Around the same time Pete Mohans’ Cypry the Carp was serialised in the Anglers Mail. He told a tale of a young lad called Andy who grew up in search of a particular carp called Cypry, reading this at the back of the classroom during double chemistry on a Wednesday morning is still a very vivid memory of my teenage years and fired my desire even further to pursue and catch a carp, at this point it seemed a far off goal, no commercials to get on the specimen carp ladder, just old farm ponds to seek out and fish or take an even bigger step and financial investment…join a local club.
It was hard finding waters that held carp that I could fish so I finally decided to join the Haywards Heath & District Angling Society the local club to where I was living. At the same time I also had access to a little pond that lay in an old ladies garden in Horsted Keynes through a school friend of mine, Mark (one of the Horsted Lads). He had managed to get permission to fish it whenever we wanted including at night and I knew that he had already caught some carp from this little half-acre pond but I now had concerns about my kit not being up to the huge battle one had heard about in double chemistry or read about in the Anglers Mail. At that time my basic kit consisted of a Shakespeare Strike match rod and an Intrepid Black Prince reel, both horrible bits of kit. So with a little nagging, a paper round and an early birthday present I became the owner of a Marco 10′ fibreglass carp rod and a Mitchell 3330z reel, the Mitchell 300A or the Abu Cardinal 55 was the carp fisherman’s reel of choice but they were out of my financial reach for now.
One of the first ponds I started to fish in the guise of a ‘specimen hunter’ was a HHDAS water set just outside of a village called Ansty. It was a good forty minutes bike ride which when laden down with fishing gear was quite a trek but soon became a regular haunt as I could see evidence of carp cruising up one end of the pond by a reed bed. After a few visits I finally hooked my first carp a strong fighting 2 lb beauty, elated but committed to catching a bigger one I continued to fish for carp over the summer of 1982 through to 1983. While catching these smaller carp I noticed that as I was leaving at dusk the bigger residents would arrive, unfortunately I had to leave and under-go my forty minute bike ride before darkness set in. I had to fish a night session, it was time to put the finishing touches to my specimen hunters kit so that I could do a night on the pond.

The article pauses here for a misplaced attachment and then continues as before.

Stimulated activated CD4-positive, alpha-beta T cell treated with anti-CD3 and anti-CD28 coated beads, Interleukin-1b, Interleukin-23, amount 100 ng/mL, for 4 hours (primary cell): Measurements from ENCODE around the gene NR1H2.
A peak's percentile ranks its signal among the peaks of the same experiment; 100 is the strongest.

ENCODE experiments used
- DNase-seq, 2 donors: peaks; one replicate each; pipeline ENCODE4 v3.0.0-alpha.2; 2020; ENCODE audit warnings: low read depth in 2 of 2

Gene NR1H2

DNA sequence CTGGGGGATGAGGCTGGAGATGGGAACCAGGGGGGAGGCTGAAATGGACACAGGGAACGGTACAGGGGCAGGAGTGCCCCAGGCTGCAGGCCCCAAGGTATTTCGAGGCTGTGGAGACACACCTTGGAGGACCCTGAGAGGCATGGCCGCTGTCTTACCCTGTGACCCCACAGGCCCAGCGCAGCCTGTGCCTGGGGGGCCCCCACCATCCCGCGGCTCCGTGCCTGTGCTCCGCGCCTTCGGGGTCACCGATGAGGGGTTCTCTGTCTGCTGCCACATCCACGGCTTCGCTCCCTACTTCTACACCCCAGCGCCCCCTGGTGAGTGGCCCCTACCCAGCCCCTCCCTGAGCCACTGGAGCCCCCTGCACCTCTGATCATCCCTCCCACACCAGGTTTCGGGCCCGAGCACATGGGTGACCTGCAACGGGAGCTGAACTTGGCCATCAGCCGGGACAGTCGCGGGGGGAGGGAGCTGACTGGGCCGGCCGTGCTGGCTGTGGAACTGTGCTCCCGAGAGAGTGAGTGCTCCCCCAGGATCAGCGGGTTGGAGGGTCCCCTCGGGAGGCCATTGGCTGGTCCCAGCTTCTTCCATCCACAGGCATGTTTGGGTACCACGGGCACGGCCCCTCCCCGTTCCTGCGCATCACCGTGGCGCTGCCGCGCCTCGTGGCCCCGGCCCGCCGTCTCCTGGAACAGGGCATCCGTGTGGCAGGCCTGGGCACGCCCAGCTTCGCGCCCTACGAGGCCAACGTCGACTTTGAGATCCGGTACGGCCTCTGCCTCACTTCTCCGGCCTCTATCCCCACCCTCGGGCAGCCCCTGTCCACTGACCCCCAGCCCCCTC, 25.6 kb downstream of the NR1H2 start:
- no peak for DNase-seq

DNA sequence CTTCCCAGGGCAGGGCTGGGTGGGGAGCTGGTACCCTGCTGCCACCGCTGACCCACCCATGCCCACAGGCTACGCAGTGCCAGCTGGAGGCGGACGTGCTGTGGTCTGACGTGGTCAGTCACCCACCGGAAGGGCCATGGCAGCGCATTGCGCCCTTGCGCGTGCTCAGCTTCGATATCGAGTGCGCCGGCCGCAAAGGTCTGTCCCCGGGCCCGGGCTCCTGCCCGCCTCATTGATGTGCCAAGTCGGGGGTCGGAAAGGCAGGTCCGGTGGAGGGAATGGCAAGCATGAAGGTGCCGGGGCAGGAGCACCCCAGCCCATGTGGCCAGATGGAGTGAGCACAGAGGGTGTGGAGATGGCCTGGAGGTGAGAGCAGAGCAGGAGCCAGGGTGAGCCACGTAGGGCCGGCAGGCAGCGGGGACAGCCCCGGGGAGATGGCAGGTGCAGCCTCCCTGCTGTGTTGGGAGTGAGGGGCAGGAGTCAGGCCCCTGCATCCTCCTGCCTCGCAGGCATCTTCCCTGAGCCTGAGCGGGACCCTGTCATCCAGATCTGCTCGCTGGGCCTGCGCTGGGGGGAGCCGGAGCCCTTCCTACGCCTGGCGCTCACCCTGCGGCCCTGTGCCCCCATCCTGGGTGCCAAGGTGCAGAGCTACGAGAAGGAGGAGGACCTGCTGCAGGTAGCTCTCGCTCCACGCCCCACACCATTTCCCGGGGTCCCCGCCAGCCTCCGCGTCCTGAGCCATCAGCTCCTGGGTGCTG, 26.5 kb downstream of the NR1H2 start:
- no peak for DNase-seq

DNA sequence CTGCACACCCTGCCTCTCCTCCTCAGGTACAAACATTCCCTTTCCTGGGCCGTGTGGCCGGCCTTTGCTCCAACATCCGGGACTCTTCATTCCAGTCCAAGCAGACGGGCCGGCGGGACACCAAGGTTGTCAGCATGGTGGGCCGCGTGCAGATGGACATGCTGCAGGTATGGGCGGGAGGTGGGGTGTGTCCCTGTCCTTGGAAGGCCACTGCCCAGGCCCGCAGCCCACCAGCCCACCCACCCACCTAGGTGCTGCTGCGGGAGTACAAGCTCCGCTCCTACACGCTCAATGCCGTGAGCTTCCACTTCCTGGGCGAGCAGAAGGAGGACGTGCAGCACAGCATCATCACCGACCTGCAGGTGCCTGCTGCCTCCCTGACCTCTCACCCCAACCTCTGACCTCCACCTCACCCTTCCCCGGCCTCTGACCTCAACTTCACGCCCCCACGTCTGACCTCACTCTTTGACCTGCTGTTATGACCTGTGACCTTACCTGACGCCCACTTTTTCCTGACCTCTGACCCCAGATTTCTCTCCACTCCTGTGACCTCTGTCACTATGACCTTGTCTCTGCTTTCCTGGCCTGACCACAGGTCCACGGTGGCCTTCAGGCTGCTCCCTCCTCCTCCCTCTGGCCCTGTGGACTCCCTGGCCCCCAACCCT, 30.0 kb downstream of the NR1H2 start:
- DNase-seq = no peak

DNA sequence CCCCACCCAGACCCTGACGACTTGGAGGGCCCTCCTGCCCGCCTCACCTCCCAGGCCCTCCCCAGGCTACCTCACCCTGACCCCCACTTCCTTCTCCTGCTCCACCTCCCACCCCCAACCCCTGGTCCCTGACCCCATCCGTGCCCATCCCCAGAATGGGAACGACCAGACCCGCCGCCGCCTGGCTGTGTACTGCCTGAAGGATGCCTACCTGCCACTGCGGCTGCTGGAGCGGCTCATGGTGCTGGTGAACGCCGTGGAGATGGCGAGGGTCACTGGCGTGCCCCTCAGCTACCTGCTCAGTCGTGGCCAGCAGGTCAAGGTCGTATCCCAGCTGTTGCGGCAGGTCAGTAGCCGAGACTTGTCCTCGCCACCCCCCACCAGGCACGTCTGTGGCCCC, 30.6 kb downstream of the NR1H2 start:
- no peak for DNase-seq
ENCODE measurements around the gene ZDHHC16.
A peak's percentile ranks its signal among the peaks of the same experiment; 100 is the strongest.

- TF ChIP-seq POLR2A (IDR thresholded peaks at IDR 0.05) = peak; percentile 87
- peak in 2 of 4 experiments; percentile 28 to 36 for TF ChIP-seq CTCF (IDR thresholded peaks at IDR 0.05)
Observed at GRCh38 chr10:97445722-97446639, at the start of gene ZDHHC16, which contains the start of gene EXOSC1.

Night fishing introduced two problems, bite indication and staying warm and dry. The first problem was solved by attaching a swing tip to my carp rod with a Starlight taped to the end making sure that the swing tip didn’t enter the water or the tape would un-ravel and the Starlight would drift away causing panic and a potential fish-less night. The second problem was solved by using my fathers old World War II army pup tent which had the added advantage of being open all along the length for more milder nights and allowing easy access to the rods. With a few added extras like a camping stove and an Army surplus jacket I was feeling pretty much like a ‘proper’ specimen hunter rather than a run-of-the-mill ‘pleasure’ angler.
Next time the monkey climber years and my first ‘double’…
* Richard Walker was the British Carp record holder from 1952 to 1995 when Roddy Porter caught a 53lb 15oz specimen . Chris Yates 51 lb 8 oz carp was never recognised as an official British record although most specimen groups including NASA did recognise Chris Yates record carp.